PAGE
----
Renaissance Group announced Thursday that it was cutting 100 jobs, saying it was necessary to rework its business to address the effects of the global economic crisis.
The firings were the first major layoffs announced in the country's financial sector and are likely to be followed by more as banks and investment firms struggle to deal with deepening market malaise.
"Renaissance Group is reducing its headcount by 100 people as it continues to adjust its business structure and resources to best reflect current market conditions," Renaissance Capital spokesman Quinn Martin said Thursday.
Martin said most of the cuts would be in Moscow and will affect a number of different departments.
The group employs 1481 people in offices worldwide, including London, New York, Ukraine, Kazakhstan, Cyprus, Nigeria and Kenya.
The move comes three weeks after Mikhail Prokhorov's Onexim Group paid $500 million for 50 percent minus one share stake in Renaissance Capital, the investment banking arm of the group.
That sum was just a fraction of the reported $4 billion that VTB had offered for the company in 2006.
In September following the deal, group CEO Stephen Jennings described the bank's position as "very strong," while Prokhorov said Onexim was looking to take the business to the next level, leaving the rest of the investment banking market behind.
Onexim Group representatives could not be reached for comment Thursday.
Moody's Investors Service said Thursday that it is reviewing Renaissance Capital's long-term foreign currency and local currency issuer ratings.
Although the company is viewed positively for maintaining adequate liquidity, Moody's is reviewing it for a possible ratings downgrade given high volatility and downward pressure on asset values, the investor's service said in a press release.
The cuts at Renaissance Group come at the end of a two-year period of aggressive hiring, in which it doubled its staff in both 2006 and 2007.
Thursday's move looked like just the beginning of a wave of layoffs in a sector where banks are increasingly strapped for cash and have begun reviewing hiring policies that were formulated during a period of rapid growth on the markets.
Eighty-one percent of Russian companies surveyed last week by Cornerstone, a headhunting firm, said they believed that the financial crisis posed a real threat to the survival of their businesses. That number climbed to 100 percent for investment and retail banks.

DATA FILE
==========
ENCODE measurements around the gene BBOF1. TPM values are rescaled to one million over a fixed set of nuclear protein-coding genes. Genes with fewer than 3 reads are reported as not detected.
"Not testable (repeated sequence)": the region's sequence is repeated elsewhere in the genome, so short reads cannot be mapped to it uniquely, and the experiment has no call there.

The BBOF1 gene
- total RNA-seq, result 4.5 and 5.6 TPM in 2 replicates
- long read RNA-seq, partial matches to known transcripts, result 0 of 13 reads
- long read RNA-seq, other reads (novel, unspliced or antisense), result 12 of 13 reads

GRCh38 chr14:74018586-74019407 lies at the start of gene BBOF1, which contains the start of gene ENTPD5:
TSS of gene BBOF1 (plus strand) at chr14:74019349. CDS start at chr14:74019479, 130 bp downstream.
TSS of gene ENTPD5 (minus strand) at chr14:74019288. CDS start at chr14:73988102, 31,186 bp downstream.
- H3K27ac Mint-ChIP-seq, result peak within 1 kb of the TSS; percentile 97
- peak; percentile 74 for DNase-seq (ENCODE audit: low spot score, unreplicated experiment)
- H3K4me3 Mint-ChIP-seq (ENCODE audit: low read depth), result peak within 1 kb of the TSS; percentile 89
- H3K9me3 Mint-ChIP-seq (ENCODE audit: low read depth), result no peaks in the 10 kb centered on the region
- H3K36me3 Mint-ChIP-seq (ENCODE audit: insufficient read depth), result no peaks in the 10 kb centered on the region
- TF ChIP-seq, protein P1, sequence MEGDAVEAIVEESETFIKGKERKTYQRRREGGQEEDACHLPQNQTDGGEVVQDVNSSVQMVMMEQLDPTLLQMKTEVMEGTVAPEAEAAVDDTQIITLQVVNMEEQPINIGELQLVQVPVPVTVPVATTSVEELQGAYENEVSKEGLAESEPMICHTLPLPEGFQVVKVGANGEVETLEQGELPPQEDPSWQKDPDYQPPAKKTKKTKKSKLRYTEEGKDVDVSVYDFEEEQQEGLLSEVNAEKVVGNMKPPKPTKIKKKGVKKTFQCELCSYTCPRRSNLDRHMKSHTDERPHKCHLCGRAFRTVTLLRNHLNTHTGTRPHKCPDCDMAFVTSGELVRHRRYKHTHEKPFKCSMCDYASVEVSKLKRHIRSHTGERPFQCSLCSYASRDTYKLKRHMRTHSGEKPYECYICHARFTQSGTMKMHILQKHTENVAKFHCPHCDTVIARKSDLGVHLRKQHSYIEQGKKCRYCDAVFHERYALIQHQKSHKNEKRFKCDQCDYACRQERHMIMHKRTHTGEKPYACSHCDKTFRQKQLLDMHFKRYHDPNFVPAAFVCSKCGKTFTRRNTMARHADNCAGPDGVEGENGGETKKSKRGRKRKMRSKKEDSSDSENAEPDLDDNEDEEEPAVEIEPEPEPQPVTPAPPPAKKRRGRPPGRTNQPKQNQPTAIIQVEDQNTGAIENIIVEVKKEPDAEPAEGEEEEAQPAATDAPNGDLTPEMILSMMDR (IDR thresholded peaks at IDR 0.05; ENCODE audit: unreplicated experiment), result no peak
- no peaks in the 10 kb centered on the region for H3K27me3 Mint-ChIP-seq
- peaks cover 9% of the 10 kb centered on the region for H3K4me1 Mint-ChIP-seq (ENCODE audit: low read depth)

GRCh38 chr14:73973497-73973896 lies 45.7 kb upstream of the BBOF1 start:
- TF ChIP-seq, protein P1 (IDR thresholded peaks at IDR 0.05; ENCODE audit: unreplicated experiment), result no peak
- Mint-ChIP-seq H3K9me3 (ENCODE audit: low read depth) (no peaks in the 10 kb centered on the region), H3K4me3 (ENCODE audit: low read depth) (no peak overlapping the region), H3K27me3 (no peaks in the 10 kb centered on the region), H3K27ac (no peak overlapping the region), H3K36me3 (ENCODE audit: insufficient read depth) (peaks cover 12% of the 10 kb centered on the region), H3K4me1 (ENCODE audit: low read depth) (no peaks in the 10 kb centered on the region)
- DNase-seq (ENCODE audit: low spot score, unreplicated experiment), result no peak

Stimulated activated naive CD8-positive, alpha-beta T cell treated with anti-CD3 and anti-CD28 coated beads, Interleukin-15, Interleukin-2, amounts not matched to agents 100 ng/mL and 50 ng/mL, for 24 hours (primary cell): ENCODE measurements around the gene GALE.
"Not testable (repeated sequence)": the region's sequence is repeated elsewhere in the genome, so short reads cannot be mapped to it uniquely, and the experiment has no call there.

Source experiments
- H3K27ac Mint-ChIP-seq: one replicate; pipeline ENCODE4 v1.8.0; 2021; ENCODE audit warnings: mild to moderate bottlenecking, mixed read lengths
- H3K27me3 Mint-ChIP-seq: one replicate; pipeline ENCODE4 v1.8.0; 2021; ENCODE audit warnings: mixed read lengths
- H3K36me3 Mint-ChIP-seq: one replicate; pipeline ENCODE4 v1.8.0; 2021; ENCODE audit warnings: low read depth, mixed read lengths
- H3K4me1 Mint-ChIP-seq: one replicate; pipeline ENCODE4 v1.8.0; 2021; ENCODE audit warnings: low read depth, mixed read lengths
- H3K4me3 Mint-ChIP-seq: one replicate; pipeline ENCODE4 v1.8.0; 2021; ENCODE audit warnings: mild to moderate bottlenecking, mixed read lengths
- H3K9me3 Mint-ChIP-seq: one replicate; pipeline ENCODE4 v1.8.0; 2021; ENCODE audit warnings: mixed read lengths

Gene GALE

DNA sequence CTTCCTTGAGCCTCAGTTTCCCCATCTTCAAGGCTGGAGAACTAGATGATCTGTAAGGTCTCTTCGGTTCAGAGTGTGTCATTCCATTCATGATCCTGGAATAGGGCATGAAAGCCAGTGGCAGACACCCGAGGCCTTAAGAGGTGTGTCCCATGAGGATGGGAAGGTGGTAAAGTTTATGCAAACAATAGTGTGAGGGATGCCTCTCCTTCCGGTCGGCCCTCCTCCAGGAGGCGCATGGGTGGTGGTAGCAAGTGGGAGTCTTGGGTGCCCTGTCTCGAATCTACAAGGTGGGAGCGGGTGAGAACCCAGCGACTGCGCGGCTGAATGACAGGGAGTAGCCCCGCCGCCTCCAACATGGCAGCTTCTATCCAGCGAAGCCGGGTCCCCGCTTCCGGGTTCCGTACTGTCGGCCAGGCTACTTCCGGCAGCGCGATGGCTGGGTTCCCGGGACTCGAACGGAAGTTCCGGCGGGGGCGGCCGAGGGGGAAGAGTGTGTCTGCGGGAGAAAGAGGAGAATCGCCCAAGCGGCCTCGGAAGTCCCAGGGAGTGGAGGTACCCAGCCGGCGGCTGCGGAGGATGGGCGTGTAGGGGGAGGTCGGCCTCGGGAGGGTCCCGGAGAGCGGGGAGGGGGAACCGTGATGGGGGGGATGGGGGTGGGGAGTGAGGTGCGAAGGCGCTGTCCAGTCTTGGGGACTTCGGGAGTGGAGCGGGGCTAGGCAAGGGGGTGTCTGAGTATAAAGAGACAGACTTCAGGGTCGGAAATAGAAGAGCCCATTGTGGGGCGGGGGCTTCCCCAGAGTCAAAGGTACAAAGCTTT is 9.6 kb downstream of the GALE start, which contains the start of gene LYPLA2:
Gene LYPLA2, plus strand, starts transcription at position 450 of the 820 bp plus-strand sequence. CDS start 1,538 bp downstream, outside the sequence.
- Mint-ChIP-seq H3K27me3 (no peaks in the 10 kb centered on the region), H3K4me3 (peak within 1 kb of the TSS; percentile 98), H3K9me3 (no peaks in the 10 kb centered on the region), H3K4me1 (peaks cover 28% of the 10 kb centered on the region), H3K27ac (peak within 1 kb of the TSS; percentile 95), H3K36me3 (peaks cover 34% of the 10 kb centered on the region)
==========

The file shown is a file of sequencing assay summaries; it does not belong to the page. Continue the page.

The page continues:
Over half of the respondents -- 52 percent -- said they planned to deal with the crisis by optimizing staffing levels.
More than two-thirds of institutions in the investment banking sector and one-third in retail banking said they planned to cut employee bonuses.
"Job cuts have already started, but it's too early to offer prognoses on how serious the layoff trend will become," said Viktoria Zvonaryova, a senior analyst with Cornerstone. "The number of job cuts will probably peak in January of next year, as many banks are reviewing their HR policies right now, including their benefits packages and bonuses.
"Policies are different in every company, but the financial sector is definitely changing due to the global crisis," Zvonaryova said.
Gor Nakhepetian, managing director of Troika Dialog, said the coming wave of layoffs would be partly the result of overstaffing in the banking sector, adding that his company was not planning any layoffs.
"We're not creating new jobs," Nakhepetian said in an e-mailed statement. "We are only replacing employees who leave the company."
Renaissance Capital spokesman Martin said it would continue to hire selectively to fill senior positions.
Renaissance Capital, which hired John Porter as head of equity capital markets for new markets two weeks ago, announced the appointment Wednesday of Yury Gruzglin as head of its debt product group.